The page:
Health Information for Senior Citizens
Chronic diseases exact a particularly heavy health and economic burden on Senior Citizens due to associated long-term illness, diminished quality of life, and greatly increased health care costs. Although the risk of disease and disability clearly increases with advancing age, poor health is not an inevitable consequence of aging.
Much of the illness, disability, and death associated with chronic disease is avoidable through known prevention measures. Key measures include practicing a healthy lifestyle and the use of early detection practices (e.g., screening for breast, cervical, and colorectal cancers, diabetes and its complications, and depression).
For chronic diseases and conditions such as Alzheimer's disease, arthritis, depression, psychiatric disorders, osteoporosis, Parkinson's disease, and urinary incontinence, much remains to be learned about their distribution in the population, associated risk factors, and effective measures to prevent or delay their onset. This site is intended to provide health tips for Senior Citizens to help them live longer, healthier lives.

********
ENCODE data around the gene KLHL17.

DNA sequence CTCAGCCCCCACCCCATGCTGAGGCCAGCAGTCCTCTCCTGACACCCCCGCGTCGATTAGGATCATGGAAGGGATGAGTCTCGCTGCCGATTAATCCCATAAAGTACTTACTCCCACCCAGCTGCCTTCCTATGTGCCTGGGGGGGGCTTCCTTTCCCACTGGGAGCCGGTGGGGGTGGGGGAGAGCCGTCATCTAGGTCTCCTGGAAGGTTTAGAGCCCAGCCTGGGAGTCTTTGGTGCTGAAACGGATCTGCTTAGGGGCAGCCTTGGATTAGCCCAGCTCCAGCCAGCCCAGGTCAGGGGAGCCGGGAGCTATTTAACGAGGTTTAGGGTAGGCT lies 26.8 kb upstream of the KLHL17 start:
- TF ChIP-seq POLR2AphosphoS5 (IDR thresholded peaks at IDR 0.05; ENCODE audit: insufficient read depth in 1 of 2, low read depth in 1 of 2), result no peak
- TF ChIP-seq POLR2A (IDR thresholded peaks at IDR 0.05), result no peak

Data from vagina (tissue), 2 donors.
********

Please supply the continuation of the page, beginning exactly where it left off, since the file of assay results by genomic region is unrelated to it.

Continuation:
West Nile virus is a flavivirus commonly found in Africa, West Asia, and the Middle East. It was first detected on the east coast of the United States in 1999. Since then the virus has rapidly spread westward and West Nile virus has been detected in nearly every state in the country. The main route of human infection with West Nile virus is through the bite of an infected mosquito. The easiest and best way to avoid West Nile virus is to prevent mosquito bites. People over the age of 50 are more likely to develop serious symptoms from West Nile virus infection and should take special care to avoid mosquito bites. You can Fight the Bite! by 1) applying insect repellent containing DEET (Look for: N,N-diethyl-meta-toluamide); 2) when possible, wear long-sleeves, long pants and socks when outdoors to reduce the amount of bare skin exposed to mosquitoes and; 3) reduce the amount of time you are outdoors during dusk and dawn when mosquitoes are most active. There are other things you can do to reduce your risk of exposure to West Nile virus in your home and community.
The information on this site was produced by the CDC or other government agencies, and has been compiled byt the site owners, who are not responsible for errors or omissions. Site design is a trademark of hiaxis.com (c)2007
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